By Susan Shinn Turner
For the second time, St. John’s will host a Palestinian art show.
“Palestine: Unlimited” is a photography exhibit by 10 Palestinian artists. It will be on display in Peeler Hall from March 6-25. The show opening is set for 6:30-9:30 pm on Saturday, March 10.
Dr. Susan Lee, a board member from the Center for Faith and the Arts, will provide a 10-minute lecture on meditative viewing at 6:45 and 7 pm.
“We want people to deliberately spend time thinking about the message they are taking away from the art,” says Michael Connor, a member of the St. John’s Bethlehem Ministry Team.
From 7:30 to 8:30 pm, an interfaith “Conversations that Matter” will take place on the exhibit theme “Move beyond stereotypes, enter hope…,” featuring a panel composed of Bishop Tim Smith, Mitch Siegel, Mohamed Eliwa and Pastor Rhodes Woolly. Siegel is a member of the St. John’s Chancel Choir who is active in two local synagogues, and Eliwa is a Lexington businessman whose children attend Salisbury Academy. He and his family are Muslim.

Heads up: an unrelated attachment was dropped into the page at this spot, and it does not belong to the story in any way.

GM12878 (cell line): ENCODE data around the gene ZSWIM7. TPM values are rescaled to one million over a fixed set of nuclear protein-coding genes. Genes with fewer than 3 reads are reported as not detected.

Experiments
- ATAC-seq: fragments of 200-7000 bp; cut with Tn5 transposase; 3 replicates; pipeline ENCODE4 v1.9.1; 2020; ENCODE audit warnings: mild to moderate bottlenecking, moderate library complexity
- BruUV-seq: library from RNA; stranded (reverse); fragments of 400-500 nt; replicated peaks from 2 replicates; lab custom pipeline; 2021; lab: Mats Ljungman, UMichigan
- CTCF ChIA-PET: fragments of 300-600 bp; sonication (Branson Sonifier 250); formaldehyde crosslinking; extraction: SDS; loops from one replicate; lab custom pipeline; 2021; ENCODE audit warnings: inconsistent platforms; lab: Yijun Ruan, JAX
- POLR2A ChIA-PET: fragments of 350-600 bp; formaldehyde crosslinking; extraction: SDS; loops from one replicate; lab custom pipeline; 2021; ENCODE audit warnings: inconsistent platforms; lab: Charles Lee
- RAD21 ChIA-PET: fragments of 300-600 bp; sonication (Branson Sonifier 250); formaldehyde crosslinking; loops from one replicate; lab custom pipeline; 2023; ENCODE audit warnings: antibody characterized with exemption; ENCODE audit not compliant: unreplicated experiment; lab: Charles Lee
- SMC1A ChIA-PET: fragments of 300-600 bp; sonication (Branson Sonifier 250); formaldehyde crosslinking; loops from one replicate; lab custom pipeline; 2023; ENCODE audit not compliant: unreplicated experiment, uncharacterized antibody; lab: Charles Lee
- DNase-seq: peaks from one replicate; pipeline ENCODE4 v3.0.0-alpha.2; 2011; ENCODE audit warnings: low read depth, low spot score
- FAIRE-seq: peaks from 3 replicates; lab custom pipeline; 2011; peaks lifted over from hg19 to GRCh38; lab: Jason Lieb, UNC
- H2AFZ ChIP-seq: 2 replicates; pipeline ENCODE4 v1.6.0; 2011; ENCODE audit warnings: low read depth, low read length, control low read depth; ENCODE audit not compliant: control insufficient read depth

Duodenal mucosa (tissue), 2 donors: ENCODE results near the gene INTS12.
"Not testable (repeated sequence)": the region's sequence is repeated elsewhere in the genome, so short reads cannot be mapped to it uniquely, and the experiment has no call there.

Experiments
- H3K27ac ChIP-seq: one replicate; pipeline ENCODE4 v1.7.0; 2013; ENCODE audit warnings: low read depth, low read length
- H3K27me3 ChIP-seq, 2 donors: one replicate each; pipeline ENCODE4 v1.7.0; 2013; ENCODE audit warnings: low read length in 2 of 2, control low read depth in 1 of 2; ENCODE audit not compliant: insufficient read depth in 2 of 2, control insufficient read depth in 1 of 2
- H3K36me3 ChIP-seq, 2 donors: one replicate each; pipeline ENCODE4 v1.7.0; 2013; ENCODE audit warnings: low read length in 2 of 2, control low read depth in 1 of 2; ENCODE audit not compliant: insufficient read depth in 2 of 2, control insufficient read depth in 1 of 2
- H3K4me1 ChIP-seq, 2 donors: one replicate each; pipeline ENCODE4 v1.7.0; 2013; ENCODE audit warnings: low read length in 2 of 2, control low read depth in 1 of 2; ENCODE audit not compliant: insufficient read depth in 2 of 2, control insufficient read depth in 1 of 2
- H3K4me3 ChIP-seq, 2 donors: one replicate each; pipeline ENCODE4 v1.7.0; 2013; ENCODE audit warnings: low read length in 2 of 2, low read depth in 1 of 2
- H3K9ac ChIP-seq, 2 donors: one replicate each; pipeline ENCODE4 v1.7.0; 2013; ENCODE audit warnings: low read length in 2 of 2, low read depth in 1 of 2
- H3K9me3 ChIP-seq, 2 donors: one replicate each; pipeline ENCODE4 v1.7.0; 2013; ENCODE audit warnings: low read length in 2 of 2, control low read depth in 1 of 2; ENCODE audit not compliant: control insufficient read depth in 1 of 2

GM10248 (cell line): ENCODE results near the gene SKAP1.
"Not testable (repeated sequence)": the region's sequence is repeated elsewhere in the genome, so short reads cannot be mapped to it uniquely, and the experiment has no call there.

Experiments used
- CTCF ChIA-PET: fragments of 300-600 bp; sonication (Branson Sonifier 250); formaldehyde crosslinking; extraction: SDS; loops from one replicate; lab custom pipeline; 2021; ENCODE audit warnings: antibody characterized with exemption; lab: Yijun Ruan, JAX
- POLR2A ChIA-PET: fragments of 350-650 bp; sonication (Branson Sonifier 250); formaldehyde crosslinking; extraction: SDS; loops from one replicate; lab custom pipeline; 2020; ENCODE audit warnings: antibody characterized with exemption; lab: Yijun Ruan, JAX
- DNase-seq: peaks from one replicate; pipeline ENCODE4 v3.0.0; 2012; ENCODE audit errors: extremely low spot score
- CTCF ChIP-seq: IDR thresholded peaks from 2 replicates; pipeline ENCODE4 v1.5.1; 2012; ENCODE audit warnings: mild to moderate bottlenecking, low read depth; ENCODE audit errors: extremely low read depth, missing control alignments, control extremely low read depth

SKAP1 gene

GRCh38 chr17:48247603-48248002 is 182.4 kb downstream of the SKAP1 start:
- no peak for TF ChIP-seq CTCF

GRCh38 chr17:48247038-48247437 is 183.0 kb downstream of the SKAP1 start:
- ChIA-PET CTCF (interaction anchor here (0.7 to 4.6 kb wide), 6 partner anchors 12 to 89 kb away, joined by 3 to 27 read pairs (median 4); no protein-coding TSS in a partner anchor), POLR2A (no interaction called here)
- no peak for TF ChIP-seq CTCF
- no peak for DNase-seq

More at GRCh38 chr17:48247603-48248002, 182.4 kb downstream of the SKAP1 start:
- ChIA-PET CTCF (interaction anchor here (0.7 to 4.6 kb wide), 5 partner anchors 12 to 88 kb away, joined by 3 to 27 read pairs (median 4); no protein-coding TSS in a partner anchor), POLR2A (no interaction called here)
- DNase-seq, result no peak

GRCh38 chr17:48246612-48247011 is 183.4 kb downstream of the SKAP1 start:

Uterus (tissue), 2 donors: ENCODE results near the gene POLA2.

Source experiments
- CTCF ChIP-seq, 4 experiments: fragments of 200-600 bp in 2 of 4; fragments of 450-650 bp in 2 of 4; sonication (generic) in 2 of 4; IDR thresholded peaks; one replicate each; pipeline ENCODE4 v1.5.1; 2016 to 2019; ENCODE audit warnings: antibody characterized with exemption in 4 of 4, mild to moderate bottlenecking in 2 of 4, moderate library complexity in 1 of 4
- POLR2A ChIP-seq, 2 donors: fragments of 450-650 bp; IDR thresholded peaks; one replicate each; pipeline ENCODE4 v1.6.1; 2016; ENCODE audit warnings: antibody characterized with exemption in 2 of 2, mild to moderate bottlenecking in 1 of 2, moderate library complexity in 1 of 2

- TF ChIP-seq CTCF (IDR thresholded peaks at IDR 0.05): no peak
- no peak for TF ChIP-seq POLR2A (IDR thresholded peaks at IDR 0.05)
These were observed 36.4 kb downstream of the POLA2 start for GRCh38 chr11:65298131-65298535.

The exhibit, sponsored by Bright Stars of Bethlehem, has two goals, Connor says: building awareness and raising funds. Based in Illinois, Bright Stars raises money for a variety of programs in Bethlehem that touch all ages.
The show has been to Charlotte, Chicago, and the West Coast, and is also set for stops in Burlington, Raleigh and Atlanta. Nearly two dozen images will be on display. A matted print costs $200, and Connor says that $100 of that is tax deductible. A few prints will be available at the show, but Roger Hull will produce and mount other photos as they are purchased. In 2015, St. John’s hosted a show shortly after the opening of Peeler Hall, with Palestinian paintings in a variety of media.
The photographs in “Palestine: Unlimited” show scenes of typical Palestinian life, taken by Palestinians. Connor, who spent three months in the Holy Land last spring, says the show is an important form of self-expression.
“Other entities have opinions of this group, but the Palestinians lack opportunities to express themselves,” he says.
Connor hopes the panel will also express themselves in the context of trust and respect. And he hopes the audience will be diverse as well.
“I hope everybody there doesn’t look like me and think like me,” he says. “Diversity is important. We have an opportunity to focus on Israel and Palestine and the conflict there, but also, what it tells us about Salisbury. This is meant to be a conversation, not a debate, and not to diminish Israel in any way, shape or form.”